Some ballparks have a ton of statues. Others, not so many. Boston’s Fenway Park is in the not so many camp, with current statues of Ted Williams and a “Teammates” statue featuring Williams, Dom DiMaggio, Johnny Pesky and Bobby Doerr being the only ones.
But Fenway is about to get a third: Carl Yastrzemski’s statue will be unveiled on Sunday, Sept. 22 to commemorate the 30th anniversary of his retirement.
Yaz is definitely worthy. After Williams, Yaz — winner of the 1967 Triple Crown, MVP Award and leader of the “Impossible Dream” Red Sox — is probably the best and most significant Red Sox in the team’s history. Indeed, even as he started to be surpassed in terms of production — and pushed out of the outfield — by Jim Rice, Fred Lynn and Dwight Evans as the 1970s wore on, Yaz was undoubtedly the face of the team and the hero of Sox fans who came of age at any time between the early 60s and early 80s.
Yastrzemski hit 452 home runs, drove in 1,844 runs and batted .285 while playing 3,308 games for Boston. And now he’s getting the bronze treatment.
Rick Morissey of the Chicago Sun-Times published an article on Sunday giving a bit of insight into Cubs president of baseball operations Theo Epstein. When Epsten was younger, he dabbled in sportswriting, but quickly realized the trade wasn’t for him.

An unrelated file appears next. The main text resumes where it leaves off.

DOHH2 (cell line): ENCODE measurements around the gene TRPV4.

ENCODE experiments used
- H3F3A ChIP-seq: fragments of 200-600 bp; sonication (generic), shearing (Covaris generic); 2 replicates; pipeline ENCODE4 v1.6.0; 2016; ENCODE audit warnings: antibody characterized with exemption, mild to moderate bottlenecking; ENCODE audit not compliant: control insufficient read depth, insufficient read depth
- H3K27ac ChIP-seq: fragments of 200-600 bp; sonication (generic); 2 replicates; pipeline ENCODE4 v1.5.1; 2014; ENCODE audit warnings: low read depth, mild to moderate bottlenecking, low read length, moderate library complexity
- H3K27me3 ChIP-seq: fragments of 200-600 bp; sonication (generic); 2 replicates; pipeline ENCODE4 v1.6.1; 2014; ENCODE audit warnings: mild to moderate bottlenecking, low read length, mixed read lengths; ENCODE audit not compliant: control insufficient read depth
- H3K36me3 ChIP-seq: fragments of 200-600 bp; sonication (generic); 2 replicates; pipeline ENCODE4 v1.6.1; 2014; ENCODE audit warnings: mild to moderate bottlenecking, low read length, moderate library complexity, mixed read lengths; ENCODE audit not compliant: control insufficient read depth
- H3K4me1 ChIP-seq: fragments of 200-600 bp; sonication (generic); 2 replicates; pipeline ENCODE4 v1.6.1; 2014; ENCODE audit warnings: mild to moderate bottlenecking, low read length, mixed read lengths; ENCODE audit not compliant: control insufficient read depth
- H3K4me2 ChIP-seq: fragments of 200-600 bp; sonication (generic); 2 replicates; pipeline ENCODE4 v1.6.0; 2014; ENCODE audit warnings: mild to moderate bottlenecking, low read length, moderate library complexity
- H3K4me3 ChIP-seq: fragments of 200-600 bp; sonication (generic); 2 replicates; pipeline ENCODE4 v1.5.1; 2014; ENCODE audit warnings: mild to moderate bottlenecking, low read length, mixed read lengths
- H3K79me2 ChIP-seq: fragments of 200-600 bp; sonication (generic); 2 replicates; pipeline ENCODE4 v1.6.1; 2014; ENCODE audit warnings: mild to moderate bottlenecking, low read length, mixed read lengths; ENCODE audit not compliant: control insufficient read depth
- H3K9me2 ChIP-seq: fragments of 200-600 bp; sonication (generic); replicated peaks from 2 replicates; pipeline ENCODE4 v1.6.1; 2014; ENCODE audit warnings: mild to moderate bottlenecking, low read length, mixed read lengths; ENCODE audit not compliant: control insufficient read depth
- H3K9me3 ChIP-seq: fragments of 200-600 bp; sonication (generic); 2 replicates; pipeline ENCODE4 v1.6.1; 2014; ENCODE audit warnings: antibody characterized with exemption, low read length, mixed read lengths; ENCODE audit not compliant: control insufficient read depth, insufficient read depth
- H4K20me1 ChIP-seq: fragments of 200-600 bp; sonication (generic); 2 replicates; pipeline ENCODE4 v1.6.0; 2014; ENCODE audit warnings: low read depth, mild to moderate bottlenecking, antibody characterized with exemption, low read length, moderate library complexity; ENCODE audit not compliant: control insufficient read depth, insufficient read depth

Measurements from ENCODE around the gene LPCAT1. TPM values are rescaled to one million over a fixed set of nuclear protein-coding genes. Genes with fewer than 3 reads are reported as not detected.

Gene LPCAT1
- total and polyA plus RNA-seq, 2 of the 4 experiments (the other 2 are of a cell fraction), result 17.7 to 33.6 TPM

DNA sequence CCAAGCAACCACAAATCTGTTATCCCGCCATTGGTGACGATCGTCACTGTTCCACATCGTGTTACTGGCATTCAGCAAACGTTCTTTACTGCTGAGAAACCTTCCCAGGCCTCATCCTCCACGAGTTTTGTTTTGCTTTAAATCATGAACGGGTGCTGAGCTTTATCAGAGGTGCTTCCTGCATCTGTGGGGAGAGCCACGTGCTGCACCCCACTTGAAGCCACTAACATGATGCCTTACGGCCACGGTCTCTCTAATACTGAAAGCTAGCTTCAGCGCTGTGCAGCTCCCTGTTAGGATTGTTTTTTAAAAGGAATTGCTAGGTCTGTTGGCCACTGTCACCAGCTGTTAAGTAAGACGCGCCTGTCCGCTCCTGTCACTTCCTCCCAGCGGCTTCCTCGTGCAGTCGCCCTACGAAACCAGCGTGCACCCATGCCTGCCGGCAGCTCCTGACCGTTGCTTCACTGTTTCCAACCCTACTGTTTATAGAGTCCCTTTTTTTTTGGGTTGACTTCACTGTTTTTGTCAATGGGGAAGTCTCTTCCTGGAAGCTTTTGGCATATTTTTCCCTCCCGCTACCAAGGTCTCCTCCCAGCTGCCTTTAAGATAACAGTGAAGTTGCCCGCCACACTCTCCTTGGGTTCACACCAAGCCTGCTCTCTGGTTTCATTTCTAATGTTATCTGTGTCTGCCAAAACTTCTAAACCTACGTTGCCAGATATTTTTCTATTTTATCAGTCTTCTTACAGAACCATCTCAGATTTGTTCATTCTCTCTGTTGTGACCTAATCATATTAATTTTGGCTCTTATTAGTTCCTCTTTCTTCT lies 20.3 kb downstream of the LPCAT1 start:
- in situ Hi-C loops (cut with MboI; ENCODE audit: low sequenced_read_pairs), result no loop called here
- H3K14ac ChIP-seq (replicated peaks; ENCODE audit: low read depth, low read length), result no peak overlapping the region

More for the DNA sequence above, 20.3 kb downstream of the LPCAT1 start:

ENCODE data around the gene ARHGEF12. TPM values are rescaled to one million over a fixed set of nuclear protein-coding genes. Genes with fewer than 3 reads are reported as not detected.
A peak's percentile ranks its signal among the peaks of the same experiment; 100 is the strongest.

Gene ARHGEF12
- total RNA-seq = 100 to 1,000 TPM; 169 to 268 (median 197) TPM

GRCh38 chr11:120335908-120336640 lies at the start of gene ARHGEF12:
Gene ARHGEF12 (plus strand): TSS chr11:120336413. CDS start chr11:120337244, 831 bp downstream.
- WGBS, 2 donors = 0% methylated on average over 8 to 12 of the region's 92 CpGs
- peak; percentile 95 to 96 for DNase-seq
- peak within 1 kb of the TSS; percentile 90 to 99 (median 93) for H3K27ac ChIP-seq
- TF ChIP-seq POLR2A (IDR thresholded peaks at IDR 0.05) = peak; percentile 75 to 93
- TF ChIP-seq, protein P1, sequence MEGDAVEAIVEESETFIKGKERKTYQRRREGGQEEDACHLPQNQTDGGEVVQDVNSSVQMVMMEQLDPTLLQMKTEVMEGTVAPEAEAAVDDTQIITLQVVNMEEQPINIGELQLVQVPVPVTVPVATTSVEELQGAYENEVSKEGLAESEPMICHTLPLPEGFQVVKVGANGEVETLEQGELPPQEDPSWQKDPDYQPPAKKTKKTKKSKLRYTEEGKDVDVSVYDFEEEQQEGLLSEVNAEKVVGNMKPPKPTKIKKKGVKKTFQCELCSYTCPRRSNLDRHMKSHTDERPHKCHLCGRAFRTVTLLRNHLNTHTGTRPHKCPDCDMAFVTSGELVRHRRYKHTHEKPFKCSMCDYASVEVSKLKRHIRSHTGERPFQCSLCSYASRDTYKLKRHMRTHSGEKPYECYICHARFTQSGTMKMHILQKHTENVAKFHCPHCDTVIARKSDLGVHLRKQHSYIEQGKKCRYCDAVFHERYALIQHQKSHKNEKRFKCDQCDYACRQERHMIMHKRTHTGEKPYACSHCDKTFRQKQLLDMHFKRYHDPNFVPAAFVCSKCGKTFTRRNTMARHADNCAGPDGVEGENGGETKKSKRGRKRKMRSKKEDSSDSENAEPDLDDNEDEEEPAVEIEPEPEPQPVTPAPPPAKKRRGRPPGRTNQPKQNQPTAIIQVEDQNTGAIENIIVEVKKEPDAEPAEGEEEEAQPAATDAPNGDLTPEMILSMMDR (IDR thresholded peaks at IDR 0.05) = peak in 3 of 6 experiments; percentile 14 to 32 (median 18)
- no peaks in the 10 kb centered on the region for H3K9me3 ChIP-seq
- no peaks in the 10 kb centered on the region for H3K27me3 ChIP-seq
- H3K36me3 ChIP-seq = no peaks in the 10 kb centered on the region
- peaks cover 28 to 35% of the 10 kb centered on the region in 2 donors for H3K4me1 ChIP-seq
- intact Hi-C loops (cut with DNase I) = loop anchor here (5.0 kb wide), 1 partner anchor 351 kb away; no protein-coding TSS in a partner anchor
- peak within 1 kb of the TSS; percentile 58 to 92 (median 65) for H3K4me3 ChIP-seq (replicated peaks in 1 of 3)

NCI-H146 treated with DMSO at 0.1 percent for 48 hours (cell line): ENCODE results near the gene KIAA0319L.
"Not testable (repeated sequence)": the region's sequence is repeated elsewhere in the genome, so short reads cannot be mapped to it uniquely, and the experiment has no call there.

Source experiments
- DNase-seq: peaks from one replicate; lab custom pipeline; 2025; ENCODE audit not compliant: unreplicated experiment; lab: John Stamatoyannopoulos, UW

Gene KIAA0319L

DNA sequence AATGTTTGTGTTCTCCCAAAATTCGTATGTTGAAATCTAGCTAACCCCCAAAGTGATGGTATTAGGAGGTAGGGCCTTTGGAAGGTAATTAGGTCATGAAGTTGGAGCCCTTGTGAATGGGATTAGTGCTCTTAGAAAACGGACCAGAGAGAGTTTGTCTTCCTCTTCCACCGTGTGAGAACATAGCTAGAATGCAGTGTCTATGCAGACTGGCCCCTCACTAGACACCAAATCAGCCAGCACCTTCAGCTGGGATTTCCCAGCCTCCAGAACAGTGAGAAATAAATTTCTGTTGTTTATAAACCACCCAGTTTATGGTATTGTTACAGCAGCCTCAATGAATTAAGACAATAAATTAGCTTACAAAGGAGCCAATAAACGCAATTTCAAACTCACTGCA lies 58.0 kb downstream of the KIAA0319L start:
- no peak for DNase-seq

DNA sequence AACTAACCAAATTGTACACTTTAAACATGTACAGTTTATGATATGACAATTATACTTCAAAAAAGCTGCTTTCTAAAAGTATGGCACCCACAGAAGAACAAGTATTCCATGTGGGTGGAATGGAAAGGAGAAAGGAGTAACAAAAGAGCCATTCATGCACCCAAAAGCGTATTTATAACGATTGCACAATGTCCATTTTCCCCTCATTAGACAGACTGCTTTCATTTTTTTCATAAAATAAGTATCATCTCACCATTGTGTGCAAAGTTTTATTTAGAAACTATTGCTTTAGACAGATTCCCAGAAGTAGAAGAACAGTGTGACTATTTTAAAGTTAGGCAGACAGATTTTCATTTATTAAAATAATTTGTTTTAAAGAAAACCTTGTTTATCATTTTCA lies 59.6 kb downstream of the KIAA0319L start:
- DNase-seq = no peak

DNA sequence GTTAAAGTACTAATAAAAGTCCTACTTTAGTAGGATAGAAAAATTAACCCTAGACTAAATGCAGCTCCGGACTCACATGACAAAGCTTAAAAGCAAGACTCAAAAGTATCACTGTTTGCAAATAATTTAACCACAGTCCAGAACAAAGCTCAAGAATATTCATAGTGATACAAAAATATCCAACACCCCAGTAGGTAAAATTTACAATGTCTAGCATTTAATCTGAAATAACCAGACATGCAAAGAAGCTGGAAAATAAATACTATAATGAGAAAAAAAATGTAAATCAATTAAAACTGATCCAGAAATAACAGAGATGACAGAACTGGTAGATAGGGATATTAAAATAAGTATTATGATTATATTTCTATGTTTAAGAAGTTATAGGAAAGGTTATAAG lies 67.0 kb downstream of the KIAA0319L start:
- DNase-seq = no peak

As Morissey details, when Epstein was 19 years old writing for Yale’s student newspaper, he wrote an article suggesting the school’s football coach should be fired during what would become a 3-7 season. Epstein was told during the meeting that one writer would defend the coach and one would call for his job. “It was a lesson in the way that the world of journalism sometimes works. It was an eye-opener for me. I regret it, and I’ve happily moved on.”
Epstein continued, “I realized I didn’t want to be a sportswriter when I was interning with the Orioles back in ’92, ’93, ’94. I did do a lot of media-relations stuff, and I saw that the life of a sportswriter is pretty lonely. You kind of work by yourself, sit there by yourself in the press box, go back to the hotel bar. Not to generalize.” He added, “But I really respect writing and respect sportswriters.”
He’s not wrong, and he seems to have found his calling as a front office executive. His Cubs are back in the World Series for the first time since 1945.
Indians second baseman Jason Kipnis tweeted on Sunday, “Got a little too close to [Francisco Lindor] during the celebration!! Freak accident but should be good to go by Tuesday! #cantkeepmeoutofthisgame!”
Per MLB.com’s Jordan Bastian, manager Terry Francona said Kipnis is dealing with a low ankle sprain, but he’s expected to be ready to go when the World Series begins on Tuesday. Kipnis went through fielding drills on Sunday.
Kipnis is hitting .167/.219/.367 with a pair of homers and four RBI in eight games this postseason.